By Tavia Nyong’o
That Bruno was more or less what I expected should have come as no surprise: by the time the movie opened last weekend, it had been subjected to so much advance media coverage that, it turns out, we are all now familiar with about 75% of the stunts in the film, even before seeing it.
What’s more, most of what you’ve already heard repeatedly described (acrobatic sex with a “pygmy”, trying to get kidnapped by a terrorist in “middle earth”) is actually funnier in the description than on screen. When “I can’t believe they would do that!” turns into “Oh, they actually did that,” it’s inevitably deflating. One scene I was looking forward to (well known because it is the subject of a lawsuit) didn’t even make it into the final cut. I was kind of disappointed, until I realized I was probably better off relishing how squirm-inducing the hilarity must have been.
Chalk one up to the imagination: the high concept of Sacha Baron Cohen’s performance art turns out to be superior to its execution.
That this is so is in part due to public’s growing familiarity with Cohen and his pranks. What’s most surprising now about Bruno is less the antagonistic reactions his outrageous character elicits than the frequent indifference that greets him. During a seance, a psychic lets him mime fellatio and analingus with a dead lover, literally without batting an eye. Riders try to look the other way when Bruno and his assistant tumble onto a bus tied together in S&M gear, with all manner of objects stuck into all available orifices. Most damningly for those who would claim an antihomophobic effect for the film: Bruno fails to get a rise out of Fred Phelps and his band of deranged “God Hates Fags” placard bearers.
Going to LA in search of people who will be surprised by outrageous behavior is admittedly a bit of a non sequitur. While at moments the film strikes the same comic gold as the original HBO series — getting sub-lebrities and those who aspire to become them to self-satirize with the camera’s rolling — these moments have little to do with Bruno’s industrial strength gayness or any discomfort induced by it. They are more about an army of bottom-feeders perpetually, and pathetically, on the make: pimping out their infants to unsavory photo shoots, sitting on human furniture while gassing on about humanitarianism, and “celebrity charity consultants” who suggest the best way to support an endangered animal species might be by selling bracelets made from its skin.
None of this is unfunny. But none of it is really superior to an average Christopher Guest film. The use of “gotcha” techniques hardly produces a more insightful critique of the celebrification of reality than scripted narrative does. Often, it produces far less.
In search of true homophobic dupes, Cohen’s film crew ultimately had to travel to Kansas and Arkansas, because, well, we all know how funny laughing at “white trash” in the fly-over states supposedly is. Being myself one generation removed from lumberjacks, with truck drivers in my extended family, I have to say I have always failed to appreciate this strategy. The final scene where Bruno — posing as “Straight Dave” — gets a crowd to boo and throw beer at a cage-fight that descends into a bout of homosex struck me as particularly sad and repellent. I don’t care for homophobia, but classism sucks too. And blaming rednecks for everything wrong in America seems counterproductive and just blaming the victims.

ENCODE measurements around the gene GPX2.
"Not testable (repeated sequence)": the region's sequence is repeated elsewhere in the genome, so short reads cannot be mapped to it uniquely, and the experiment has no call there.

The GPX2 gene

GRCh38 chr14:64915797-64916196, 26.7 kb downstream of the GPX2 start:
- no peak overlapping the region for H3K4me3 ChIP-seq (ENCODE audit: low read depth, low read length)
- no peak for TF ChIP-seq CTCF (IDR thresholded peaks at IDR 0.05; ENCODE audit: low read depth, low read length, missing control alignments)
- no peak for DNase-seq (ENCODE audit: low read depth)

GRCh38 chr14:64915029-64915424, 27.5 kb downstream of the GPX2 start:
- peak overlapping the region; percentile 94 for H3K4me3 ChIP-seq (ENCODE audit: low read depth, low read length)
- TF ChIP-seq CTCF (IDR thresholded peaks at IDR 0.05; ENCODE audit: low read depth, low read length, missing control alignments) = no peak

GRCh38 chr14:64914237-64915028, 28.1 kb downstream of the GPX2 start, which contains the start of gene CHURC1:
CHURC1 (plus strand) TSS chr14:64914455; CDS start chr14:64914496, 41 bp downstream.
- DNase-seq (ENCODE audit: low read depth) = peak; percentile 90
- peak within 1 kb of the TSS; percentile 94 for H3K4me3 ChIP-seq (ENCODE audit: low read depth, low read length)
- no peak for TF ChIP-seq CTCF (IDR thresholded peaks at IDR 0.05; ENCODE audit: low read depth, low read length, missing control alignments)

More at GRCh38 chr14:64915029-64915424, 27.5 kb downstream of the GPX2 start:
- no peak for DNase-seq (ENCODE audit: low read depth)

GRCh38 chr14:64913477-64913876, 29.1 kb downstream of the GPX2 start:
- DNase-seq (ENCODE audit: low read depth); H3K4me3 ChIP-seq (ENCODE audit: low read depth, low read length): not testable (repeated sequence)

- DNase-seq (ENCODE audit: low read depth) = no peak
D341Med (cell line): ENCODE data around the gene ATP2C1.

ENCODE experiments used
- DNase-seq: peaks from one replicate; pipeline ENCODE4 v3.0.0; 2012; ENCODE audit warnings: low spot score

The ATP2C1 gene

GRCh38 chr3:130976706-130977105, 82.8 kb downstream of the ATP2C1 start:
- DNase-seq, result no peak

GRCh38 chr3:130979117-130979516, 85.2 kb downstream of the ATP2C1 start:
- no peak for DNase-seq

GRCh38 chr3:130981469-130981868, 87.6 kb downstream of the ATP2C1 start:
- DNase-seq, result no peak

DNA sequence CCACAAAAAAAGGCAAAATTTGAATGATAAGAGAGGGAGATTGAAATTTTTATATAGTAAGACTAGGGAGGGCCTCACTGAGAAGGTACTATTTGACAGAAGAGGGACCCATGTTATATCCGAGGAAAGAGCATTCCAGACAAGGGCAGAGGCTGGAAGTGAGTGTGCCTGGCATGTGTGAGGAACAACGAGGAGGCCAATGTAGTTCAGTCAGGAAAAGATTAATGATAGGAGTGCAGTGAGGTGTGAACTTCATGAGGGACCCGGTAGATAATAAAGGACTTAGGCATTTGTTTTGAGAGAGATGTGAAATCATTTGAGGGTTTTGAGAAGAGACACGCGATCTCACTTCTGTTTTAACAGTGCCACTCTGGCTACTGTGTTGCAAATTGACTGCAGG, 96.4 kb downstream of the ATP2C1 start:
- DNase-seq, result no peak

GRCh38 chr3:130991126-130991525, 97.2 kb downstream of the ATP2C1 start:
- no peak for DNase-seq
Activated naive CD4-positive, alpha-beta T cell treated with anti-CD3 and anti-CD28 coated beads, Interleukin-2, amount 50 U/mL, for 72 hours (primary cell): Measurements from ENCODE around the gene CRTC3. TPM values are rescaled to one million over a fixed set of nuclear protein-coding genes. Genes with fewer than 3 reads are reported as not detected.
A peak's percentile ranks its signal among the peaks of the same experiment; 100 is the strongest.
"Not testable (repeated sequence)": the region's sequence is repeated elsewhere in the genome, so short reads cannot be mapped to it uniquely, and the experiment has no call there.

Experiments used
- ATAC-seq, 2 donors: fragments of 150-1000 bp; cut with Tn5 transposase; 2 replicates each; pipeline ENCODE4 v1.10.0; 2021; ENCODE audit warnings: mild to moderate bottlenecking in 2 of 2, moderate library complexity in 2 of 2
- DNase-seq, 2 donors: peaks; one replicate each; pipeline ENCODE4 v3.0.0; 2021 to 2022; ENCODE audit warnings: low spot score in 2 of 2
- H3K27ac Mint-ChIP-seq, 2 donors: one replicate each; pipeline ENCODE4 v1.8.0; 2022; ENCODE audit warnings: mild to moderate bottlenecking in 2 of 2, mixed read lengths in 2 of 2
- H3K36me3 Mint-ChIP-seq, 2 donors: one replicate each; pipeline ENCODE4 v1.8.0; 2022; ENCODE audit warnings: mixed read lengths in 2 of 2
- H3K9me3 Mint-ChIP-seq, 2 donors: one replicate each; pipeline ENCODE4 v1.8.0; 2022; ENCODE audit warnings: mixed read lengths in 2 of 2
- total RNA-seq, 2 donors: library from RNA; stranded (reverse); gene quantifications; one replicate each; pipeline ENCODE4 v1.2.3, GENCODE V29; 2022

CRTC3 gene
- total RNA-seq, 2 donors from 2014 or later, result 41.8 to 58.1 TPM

It’s not that I’m unaware that the homophobia exhibited in the scene was real and possibly lethal. Myself, I would have high-tailed it out of there. I just want to know why we don’t hold the person who created and stoked the situation accountable as well? The Smoking Gun has the bare details: a blue collar crowd drawn by offers of $5 entertainment and $1 beer (raised arbitrarily to $4 at one point, just to rile them up), given the homophobic shirts some were seen wearing (of course they chose to wear them, but again, who designed and printed them?). Long before the moments captured on screen, the crowd had been manipulated and egged on. And apparently they shot this scene several times in different locations before getting the “spontaneously” hateful reaction they desired.
My point is that Cohen has perfected the art of setting the scene in just the right way to make bad behavior predictable, if not inevitable. At the same time, his films mask the elements used to construct the scene, thus maintaing a false verite feel. I find it interesting, and almost redeeming, that the snookered audience members whose comments are preserved at the Smoking Gun were mostly grateful that they had sat far back enough in the crowd not to make it into the film. Indignant at Cohen and undoubtedly disgusted at (the fairly tame, I thought) man-on-man action, they were sensible enough to be ashamed at the thought of being shown as intolerant or hateful on screen. I actually think it’s progress when people are ashamed of their prejudices.
Of course one can say that the power of Bruno is that he pushes people’s buttons until they expose their “hidden” homophobia. But this relies on a bogus and outdated model of psychological interiority. Any spelunking expedition for our inner, supposedly truer attitudes — particularly one that relies on setting up the unstable or unprivileged in weird and uncomfortable situations and then laughing at them — will usually turn up what it’s looking for. But while this may count as entertainment, I don’t think it counts as antihomophobic.